Protecting Electronic Supply Chains in an Uncertain World

By Josh Mickolio | May 23, 2023

After years of pandemic disruption, the supply chain for electronic components is bouncing back. The key to future success hinges on our ability to apply what we learned during the pandemic to build dynamic supply chains that can weather the storms to come.

Pandemics, natural disasters, and wars, plus labor and electronic components shortages, add up to big challenges for manufacturers and technology businesses. Companies must be resilient and ready for the unexpected. That means everything from building in redundancies and maintaining a backstock of critical supplies, to revisiting legacy projects to keep business practices current and on track.

As we move through the post-pandemic recovery period, rebuilding customer trust and confidence in the global supply chain and the economy is a priority. Before and during the pandemic, supply chains were like dominos. If one thing goes wrong, the whole row goes down. Even as we see the supply chain normalize, small issues can set off a cascade of effects with enormous implications. Part of moving forward includes new processes that share supply chain analytics with customers so they can determine what’s a momentary disruption and what’s a larger, long-term trend.

Planning for uncertainty includes processes that anticipate potential disasters, shortages, and technological and regulatory changes, all of which could impact the availability of materials and components. To build truly resilient yet dynamic supply chains, many forces must be considered, namely exponential supply and demand patterns; materials, components, and commodity shortages; the economy and how pricing impacts consumer behavior; and labor trends.

After a few harrowing years, the supply chain for electronic materials is bouncing back.

After a few harrowing years, the supply chain for electronic materials is bouncing back.

Balancing supply and demand

In a perfect world, supply and demand sync up evenly. But in the real world, often one outpaces the other. Scarcity affects the ability to produce goods and make profits, and no business likes to turn away customers. On the flip side, oversupply can quickly eat through a business’ bottom line. Issues like where to store the overstock, how to sell it and make a profit, and how to forecast future demand for the inventory cause headaches up and down the supply chain.

Pockets of exponential demand will continue to exist, as will moments of oversupply. Both need to be built into forecasts to help stakeholders better manage inventory.

Materials shortages

Materials such as lithium and cobalt are in high demand but low supply. Forces like tariffs, regulations, and variable pricing on these commodities impact the supply chain. However, “necessity is the mother of invention,” and the trend to miniaturize the package design of nearly every electronic device is reducing the quantity of materials needed without sacrificing the capability of the end product. Necessity will likely produce some exciting new technologies.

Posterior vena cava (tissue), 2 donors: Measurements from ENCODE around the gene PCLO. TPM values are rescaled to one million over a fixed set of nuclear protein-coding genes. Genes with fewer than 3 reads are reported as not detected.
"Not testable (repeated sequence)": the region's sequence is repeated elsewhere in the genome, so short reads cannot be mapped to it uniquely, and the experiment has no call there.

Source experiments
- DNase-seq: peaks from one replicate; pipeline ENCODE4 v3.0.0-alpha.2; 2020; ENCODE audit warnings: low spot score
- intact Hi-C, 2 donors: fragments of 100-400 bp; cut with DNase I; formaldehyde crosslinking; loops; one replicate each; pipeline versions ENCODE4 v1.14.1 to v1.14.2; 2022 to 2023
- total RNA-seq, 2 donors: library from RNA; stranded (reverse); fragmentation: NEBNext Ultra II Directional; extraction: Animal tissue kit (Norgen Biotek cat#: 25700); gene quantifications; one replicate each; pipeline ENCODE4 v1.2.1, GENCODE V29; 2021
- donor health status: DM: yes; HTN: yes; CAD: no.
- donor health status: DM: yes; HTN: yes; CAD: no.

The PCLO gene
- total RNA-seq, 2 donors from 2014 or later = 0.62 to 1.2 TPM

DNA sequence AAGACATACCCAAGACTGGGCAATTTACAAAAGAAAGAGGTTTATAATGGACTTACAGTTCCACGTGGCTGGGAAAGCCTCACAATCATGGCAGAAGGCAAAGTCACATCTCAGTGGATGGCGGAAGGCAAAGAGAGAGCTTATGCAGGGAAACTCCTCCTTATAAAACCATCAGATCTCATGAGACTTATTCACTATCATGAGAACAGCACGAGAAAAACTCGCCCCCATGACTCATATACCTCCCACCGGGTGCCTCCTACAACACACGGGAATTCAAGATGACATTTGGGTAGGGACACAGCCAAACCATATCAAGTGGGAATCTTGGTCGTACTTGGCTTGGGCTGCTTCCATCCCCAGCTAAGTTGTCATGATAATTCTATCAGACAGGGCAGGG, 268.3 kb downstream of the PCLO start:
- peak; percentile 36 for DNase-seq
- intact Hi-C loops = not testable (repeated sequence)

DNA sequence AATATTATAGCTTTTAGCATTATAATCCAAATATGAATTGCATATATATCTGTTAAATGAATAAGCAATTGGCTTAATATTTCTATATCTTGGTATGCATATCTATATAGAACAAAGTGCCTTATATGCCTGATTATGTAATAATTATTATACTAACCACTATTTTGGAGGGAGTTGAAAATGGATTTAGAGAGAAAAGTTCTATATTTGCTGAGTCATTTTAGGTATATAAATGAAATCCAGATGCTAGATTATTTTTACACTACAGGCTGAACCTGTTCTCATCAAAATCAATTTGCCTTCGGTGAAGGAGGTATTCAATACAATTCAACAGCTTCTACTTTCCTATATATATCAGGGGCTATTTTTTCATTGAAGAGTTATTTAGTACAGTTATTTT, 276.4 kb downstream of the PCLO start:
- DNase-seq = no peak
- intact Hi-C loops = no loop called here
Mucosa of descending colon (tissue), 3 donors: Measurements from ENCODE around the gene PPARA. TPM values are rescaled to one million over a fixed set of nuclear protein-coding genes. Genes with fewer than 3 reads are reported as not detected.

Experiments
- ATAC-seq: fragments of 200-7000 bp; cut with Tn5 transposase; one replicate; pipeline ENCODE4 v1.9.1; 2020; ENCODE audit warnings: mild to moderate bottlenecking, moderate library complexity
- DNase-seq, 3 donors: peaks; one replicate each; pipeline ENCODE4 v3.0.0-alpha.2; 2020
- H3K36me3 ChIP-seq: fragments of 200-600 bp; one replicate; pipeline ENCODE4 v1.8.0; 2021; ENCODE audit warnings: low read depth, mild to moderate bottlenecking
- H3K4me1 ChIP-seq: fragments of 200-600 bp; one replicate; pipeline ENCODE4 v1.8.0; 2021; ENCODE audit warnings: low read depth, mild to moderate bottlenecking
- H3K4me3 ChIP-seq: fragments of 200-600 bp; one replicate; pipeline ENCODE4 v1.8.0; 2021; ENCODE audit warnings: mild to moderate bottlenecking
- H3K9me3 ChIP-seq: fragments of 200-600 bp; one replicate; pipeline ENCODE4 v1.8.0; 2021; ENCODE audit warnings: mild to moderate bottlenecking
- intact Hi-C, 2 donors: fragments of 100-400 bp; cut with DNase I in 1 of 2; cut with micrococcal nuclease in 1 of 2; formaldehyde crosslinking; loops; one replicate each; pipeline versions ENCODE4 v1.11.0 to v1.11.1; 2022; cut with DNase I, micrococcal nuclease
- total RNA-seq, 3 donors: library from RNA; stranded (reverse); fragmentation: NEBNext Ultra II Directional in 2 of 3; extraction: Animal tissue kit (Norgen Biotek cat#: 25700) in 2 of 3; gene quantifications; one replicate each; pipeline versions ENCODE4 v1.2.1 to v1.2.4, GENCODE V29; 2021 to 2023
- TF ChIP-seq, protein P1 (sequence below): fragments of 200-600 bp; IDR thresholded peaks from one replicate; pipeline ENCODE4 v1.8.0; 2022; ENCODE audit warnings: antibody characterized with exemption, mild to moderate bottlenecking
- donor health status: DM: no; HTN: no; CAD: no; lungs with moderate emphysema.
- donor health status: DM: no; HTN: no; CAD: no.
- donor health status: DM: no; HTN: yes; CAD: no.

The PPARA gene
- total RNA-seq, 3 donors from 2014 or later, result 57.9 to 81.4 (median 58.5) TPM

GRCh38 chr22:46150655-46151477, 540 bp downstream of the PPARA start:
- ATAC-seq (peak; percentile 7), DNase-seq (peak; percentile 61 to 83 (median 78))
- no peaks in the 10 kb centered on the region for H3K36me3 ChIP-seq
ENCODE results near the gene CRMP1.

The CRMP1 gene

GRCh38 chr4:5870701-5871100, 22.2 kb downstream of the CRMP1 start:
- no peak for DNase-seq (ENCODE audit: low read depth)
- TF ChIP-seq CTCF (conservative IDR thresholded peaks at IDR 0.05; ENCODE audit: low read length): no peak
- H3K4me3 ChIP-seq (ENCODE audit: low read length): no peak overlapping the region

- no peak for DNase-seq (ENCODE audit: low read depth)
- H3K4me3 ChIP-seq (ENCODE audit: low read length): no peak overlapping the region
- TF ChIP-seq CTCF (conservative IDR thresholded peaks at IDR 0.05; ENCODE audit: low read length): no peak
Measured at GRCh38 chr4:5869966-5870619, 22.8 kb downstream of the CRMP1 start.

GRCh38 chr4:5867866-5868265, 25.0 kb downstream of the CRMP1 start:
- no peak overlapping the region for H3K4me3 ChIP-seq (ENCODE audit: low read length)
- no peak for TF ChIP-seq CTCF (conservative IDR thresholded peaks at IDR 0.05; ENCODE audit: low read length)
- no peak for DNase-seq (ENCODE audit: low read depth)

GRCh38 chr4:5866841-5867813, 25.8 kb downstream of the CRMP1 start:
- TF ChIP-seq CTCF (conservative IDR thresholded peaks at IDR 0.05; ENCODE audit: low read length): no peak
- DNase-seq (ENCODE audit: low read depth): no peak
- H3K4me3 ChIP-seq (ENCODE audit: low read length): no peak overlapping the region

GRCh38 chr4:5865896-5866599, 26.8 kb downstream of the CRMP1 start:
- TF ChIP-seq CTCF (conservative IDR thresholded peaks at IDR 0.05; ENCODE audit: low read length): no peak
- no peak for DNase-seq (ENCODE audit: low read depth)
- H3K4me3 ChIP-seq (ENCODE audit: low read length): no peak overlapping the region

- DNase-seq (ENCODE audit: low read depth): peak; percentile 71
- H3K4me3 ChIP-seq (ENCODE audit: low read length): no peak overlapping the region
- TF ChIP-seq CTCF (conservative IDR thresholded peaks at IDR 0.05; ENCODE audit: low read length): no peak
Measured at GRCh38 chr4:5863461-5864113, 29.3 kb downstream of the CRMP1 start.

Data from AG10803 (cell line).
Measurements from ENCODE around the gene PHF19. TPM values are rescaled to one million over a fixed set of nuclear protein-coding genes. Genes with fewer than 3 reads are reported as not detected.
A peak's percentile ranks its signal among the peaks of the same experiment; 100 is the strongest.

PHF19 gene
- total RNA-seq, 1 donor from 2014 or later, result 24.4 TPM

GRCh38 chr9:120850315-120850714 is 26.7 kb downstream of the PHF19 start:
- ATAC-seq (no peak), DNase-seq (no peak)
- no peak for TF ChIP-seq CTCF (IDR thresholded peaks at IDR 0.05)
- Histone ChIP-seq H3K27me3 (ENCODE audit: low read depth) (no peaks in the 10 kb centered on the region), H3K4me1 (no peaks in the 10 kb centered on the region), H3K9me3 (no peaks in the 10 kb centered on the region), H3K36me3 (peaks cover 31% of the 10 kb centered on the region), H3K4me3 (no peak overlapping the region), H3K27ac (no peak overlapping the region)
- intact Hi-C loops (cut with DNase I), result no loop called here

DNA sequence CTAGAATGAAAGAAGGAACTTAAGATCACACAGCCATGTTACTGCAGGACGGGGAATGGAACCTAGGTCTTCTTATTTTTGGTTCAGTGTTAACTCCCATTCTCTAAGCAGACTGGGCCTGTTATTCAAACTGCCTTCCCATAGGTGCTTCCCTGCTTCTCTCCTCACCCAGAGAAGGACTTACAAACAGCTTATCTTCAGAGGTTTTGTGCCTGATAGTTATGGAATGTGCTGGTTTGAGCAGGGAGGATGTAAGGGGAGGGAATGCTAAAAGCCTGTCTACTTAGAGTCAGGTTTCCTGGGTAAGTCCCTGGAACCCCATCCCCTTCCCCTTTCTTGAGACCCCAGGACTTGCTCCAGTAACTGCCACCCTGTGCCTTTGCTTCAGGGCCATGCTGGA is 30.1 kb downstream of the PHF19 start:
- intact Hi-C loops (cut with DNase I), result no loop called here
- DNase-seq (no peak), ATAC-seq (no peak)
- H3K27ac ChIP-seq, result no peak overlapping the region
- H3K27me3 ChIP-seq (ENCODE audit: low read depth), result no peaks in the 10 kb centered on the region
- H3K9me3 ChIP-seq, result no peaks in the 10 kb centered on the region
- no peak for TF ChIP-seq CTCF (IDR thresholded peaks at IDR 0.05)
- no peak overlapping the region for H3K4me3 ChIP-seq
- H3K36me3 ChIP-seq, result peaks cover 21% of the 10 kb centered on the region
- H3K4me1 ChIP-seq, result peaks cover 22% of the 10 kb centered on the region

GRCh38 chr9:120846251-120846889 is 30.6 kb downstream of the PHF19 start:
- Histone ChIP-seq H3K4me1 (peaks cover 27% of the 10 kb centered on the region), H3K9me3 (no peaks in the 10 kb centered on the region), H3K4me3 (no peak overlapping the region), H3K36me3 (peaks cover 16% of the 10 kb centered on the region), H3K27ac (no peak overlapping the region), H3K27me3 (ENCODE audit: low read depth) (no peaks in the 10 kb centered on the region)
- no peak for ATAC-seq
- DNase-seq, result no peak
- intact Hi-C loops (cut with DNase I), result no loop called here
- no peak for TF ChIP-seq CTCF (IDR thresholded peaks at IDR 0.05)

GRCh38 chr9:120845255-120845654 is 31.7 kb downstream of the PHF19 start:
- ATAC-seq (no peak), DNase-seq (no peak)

Labor Shortages

As the baby boomers retire, a skilled labor shortage is impacting production around the world. Combined with lower birth rates in the developed world, hiring issues are already affecting companies, particularly with engineering roles. By 2030, Japan in is expected to have 270,000 artificial intelligence and IoT jobs that it will be unable to fill. The rise of IoT and connectivity means even more engineers and IT professionals are needed.

Planning for future production

One way to meet the increased demand for electronic parts is to increase production. But massive shifts in production take time. Semiconductor fabs take years to build and then, even longer to produce the needed silicon parts. A facility that started three years ago could still be struggling to produce material. To be truly dynamic, economies and companies must project far into the future and have plans in place to meet upcoming needs.

For example, DigiKey is investing in supply chain innovations that will serve future needs, opening a 2.2 million square foot (204,400 square meter) product distribution center expansion to keep pace with growing demand. DigiKey’s online Marketplace enables manufacturers and distributors to sell products through DigiKey, while shipping from the supplier. With 3.38 million active SKUs through this platform, when supply is tight, this additional resource is another way to ease supply chain tensions. The company also launched a cross-reference tool to ensure customers can find parts in a timely manner. It’s initiatives like these that will help end-users’ supply chains be dynamic.

Learn more about DigiKey’s supply chain solutions and watch episodes of the Supply Chain Transformed video series.

Like this article? Check out our other distribution and manufacturing articles, our Datacom Market Page articles, and our 2023 and 2022 Article Archive. 

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Josh Mickolio
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